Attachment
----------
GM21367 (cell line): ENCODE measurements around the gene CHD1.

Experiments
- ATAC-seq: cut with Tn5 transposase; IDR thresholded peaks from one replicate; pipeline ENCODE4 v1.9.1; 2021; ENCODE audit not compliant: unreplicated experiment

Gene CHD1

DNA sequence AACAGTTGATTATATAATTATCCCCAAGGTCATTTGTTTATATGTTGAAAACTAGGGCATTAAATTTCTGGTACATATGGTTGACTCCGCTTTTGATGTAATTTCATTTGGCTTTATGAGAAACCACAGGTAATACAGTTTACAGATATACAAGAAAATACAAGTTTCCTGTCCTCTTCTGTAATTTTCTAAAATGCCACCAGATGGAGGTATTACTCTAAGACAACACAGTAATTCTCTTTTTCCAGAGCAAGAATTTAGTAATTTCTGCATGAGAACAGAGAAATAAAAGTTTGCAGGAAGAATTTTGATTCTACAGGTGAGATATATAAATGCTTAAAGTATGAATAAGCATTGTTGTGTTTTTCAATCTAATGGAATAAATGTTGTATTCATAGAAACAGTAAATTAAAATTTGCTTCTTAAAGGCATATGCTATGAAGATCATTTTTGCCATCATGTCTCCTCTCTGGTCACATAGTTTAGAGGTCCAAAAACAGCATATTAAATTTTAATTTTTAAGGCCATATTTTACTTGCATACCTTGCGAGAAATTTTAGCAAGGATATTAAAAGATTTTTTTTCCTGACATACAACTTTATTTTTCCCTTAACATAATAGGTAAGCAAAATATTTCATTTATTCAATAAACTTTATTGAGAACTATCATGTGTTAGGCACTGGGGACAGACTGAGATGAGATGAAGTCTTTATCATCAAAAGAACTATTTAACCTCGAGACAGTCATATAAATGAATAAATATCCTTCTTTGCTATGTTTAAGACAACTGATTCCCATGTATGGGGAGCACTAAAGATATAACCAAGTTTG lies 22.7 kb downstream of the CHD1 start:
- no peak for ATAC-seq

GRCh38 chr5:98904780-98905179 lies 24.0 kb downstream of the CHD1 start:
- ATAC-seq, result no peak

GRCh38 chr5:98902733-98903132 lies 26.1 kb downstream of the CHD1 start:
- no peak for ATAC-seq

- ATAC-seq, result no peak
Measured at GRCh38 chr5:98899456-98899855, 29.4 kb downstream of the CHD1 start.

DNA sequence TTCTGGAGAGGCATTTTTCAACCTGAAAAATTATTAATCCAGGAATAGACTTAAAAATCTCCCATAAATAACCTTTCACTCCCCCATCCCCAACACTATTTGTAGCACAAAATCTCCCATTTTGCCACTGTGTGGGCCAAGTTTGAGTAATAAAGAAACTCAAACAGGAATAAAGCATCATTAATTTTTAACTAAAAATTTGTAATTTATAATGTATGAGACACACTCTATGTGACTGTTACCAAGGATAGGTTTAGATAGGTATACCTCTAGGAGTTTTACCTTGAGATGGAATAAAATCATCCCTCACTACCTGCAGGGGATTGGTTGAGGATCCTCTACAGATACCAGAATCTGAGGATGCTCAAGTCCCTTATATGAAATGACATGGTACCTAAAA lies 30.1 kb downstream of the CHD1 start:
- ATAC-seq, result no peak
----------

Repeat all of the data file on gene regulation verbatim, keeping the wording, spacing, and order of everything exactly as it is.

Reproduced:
GM21367 (cell line): ENCODE measurements around the gene CHD1.

Experiments
- ATAC-seq: cut with Tn5 transposase; IDR thresholded peaks from one replicate; pipeline ENCODE4 v1.9.1; 2021; ENCODE audit not compliant: unreplicated experiment

Gene CHD1

DNA sequence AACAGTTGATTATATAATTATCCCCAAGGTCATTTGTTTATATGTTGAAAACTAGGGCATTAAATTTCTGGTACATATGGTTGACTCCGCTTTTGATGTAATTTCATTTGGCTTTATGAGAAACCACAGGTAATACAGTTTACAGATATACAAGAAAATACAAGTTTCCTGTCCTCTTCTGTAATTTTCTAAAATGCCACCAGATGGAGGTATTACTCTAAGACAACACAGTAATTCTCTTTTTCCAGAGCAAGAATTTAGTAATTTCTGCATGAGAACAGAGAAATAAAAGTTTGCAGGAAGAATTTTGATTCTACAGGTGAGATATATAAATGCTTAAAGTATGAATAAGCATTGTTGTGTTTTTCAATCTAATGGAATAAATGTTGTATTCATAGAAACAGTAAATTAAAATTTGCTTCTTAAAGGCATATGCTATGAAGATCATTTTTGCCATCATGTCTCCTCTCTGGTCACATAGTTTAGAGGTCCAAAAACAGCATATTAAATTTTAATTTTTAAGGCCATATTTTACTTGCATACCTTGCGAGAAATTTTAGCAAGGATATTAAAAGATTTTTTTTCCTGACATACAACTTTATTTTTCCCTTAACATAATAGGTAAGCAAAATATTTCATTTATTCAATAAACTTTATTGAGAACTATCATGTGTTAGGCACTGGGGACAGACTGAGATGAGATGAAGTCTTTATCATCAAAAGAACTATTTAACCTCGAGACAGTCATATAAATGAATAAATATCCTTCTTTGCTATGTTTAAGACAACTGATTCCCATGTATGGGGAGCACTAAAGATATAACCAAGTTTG lies 22.7 kb downstream of the CHD1 start:
- no peak for ATAC-seq

GRCh38 chr5:98904780-98905179 lies 24.0 kb downstream of the CHD1 start:
- ATAC-seq, result no peak

GRCh38 chr5:98902733-98903132 lies 26.1 kb downstream of the CHD1 start:
- no peak for ATAC-seq

- ATAC-seq, result no peak
Measured at GRCh38 chr5:98899456-98899855, 29.4 kb downstream of the CHD1 start.

DNA sequence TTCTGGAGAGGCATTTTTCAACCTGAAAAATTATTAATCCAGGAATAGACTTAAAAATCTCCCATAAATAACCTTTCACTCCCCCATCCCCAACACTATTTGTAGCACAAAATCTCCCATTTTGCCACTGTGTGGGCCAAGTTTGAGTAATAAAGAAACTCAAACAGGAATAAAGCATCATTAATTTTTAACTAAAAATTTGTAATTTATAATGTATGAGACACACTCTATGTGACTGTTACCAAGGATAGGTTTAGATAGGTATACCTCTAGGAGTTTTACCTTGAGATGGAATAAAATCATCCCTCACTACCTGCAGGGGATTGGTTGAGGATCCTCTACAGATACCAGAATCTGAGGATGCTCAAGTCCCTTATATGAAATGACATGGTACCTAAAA lies 30.1 kb downstream of the CHD1 start:
- ATAC-seq, result no peak